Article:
We introduced the Open Stream API nearly a year ago, which opened one of our core products -- the stream -- to developers. In that time, we've watched how the developer community has innovated and made use of the API, particularly the publish_stream extended permission. After many discussions with developers and hearing feedback from users, we're updating our policies to emphasize that applications prompting for extended permissions will be held to two key standards: consistency with product intent and a high regard for user trust.
Today, the following policy updates have been added to our Developer Principles and Policies (DPP):
- When asking users to publish a Feed story, do not use a friend selector or other means to select more than one friend at a time:
"You must not provide users with the option to publish the same Feed story to more than one friend’s Wall at a time." (DPP VI.A.2)
- Let users do the tagging:
"You can tag a photo only with the express consent of the user on whose behalf you are doing the tagging, and must only tag images when the tag accurately labels what is depicted in the image." (DPP V.13)
Photo tagging should be used to tag a photo of the real individual in a real photo, and must not be used in collages, with avatars, or for marketing or promotional purposes.
- Allow users to initiate and consent to publishing:
"You must not publish a Feed story unless a user has explicitly indicated an intention to share that content, by clicking a button or checking a box that clearly explains their content will be shared." (DPP VI.A.1)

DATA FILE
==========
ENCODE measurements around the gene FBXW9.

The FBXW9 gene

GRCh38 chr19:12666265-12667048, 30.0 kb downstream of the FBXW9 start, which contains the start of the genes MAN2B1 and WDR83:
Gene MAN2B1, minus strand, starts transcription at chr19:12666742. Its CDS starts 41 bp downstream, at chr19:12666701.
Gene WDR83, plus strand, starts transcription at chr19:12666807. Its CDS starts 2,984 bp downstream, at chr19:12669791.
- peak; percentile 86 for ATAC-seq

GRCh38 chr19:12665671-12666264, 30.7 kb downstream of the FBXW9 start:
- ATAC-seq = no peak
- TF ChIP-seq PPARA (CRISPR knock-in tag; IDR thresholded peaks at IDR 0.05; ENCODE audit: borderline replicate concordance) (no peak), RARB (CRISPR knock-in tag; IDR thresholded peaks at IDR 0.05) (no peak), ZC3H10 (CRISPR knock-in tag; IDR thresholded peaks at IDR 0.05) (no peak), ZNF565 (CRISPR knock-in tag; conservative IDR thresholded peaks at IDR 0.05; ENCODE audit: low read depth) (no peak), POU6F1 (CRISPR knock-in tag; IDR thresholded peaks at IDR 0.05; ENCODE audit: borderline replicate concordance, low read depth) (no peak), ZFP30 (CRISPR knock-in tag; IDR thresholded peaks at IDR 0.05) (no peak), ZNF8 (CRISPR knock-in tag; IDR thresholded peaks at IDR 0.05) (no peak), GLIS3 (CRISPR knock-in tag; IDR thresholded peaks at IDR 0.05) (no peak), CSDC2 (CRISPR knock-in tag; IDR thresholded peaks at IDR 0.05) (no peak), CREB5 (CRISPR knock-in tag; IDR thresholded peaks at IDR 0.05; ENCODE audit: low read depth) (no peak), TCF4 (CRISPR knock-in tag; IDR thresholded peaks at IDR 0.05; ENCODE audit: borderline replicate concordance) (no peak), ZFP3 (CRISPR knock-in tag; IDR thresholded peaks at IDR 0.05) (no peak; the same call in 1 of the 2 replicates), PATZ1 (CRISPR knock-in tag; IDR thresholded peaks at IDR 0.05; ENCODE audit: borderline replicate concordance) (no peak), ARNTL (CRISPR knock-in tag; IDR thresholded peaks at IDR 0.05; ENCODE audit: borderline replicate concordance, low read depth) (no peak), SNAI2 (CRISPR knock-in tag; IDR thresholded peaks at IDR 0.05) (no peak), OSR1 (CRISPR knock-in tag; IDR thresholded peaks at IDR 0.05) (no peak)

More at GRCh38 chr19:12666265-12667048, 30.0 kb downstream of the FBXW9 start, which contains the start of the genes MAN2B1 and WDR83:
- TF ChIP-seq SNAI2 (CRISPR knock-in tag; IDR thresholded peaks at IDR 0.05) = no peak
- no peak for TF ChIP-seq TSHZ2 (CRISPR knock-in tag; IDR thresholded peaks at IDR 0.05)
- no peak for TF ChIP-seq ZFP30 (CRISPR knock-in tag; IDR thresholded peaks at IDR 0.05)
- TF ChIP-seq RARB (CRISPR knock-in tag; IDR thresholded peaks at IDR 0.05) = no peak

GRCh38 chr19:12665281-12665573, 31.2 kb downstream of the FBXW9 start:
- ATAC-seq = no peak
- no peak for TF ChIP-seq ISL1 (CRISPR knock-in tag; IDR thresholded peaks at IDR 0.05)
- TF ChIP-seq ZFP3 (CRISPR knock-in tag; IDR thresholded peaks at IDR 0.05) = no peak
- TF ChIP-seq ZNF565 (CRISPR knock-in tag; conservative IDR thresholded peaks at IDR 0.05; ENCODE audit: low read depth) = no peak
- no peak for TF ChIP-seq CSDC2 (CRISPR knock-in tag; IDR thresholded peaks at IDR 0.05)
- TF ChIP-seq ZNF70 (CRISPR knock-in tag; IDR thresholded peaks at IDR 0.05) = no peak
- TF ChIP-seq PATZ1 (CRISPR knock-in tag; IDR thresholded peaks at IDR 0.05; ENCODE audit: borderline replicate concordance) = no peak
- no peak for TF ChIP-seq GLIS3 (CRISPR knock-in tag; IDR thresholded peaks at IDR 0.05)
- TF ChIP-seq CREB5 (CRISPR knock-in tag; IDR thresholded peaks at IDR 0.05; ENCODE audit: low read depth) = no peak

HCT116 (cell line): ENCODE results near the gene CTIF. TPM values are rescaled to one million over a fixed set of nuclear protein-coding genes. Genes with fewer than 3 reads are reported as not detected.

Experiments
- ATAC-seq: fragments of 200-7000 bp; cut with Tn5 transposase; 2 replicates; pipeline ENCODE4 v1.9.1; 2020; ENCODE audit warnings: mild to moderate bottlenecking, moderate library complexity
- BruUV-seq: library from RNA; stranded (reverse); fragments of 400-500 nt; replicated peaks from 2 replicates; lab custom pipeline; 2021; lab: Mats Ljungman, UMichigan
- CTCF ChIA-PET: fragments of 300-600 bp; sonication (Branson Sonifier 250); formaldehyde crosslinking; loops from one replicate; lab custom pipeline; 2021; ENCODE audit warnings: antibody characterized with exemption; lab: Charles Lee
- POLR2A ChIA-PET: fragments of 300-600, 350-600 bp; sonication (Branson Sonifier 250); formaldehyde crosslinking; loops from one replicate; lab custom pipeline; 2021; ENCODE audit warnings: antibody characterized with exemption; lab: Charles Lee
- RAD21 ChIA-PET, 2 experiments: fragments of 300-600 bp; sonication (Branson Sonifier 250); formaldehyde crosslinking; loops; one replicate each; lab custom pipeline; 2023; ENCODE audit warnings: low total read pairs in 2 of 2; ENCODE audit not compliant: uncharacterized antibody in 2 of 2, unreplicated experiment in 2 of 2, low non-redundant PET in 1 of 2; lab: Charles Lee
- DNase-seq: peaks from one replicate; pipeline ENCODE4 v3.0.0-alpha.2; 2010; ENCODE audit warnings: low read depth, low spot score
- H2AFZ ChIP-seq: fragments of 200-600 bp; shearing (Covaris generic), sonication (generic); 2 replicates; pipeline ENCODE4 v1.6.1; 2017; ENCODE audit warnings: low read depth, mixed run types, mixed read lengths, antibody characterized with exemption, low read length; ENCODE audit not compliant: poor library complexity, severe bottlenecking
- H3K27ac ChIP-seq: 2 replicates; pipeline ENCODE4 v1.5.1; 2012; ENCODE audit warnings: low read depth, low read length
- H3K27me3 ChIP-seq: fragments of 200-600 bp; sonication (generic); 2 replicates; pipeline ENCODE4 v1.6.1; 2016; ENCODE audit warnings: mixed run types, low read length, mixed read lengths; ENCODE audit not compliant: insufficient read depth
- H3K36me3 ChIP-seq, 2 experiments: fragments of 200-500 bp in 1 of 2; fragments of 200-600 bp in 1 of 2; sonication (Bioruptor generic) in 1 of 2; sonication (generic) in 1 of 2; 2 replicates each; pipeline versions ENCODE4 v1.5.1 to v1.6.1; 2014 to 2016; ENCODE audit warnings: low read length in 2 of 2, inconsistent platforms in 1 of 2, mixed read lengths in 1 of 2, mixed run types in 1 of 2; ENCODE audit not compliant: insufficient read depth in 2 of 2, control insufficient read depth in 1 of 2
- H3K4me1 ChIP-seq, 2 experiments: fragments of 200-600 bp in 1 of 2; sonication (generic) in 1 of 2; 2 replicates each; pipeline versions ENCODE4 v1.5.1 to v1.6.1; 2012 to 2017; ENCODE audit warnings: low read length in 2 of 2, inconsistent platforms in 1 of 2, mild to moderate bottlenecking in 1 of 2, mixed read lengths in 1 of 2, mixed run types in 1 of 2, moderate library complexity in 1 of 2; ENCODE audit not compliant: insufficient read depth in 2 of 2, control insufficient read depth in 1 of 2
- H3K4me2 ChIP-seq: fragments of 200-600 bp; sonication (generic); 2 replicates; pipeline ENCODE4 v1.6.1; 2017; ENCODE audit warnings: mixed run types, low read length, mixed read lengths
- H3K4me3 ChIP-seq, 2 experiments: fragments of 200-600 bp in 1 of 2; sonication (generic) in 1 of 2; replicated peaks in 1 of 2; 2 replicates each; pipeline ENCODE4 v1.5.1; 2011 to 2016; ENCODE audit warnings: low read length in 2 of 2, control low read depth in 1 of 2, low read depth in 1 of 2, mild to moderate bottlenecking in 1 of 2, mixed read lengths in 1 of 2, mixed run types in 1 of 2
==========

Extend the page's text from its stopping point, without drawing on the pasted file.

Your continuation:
With the Open Stream API, applications can publish to the stream by either using the Feed form or the publish_stream extended permission. We encourage most applications to publish content using the Feed form, as this gives users the most control by providing the option to preview the story and add a comment before publishing. Our intention for the publish_stream permission is to enable use cases where it is impractical to present users with a Feed form; for example, in applications that aren't Web-based (such as those on mobile devices, desktops and gaming consoles), and sites that seamlessly sync content to the user's Wall (such as those that sync with your Facebook status).
In the past year, we've noticed that a number of applications aren't using the permission in a way that is consistent with product intent, including publishing photos that auto-tag multiple friends without the user's consent, and posting the same Feed story to multiple friends' Walls, which spams the stream. Our Developer Principles and Policies aim to protect the user experience and ensure healthy competition among developers, which is why we have continuously enforced against these applications.
As with all extended permissions, publish_stream can add value to the user experience when properly used, and should be used carefully. Although a user grants the technical permission, developers must continue to seek the user's explicit consent when performing actions on his or her behalf. By doing so, your applications will be consistent with the intent of the product and will demonstrate a high regard for user trust.
You can follow our guide to communication channel best practices, and keep track of our Policy Examples and Explanations as we continue to add new examples of using the stream. Please share your thoughts with us in the Developer Forum.
Jessica, who works with Facebook developers on their policy efforts, just leveled up in her favorite application!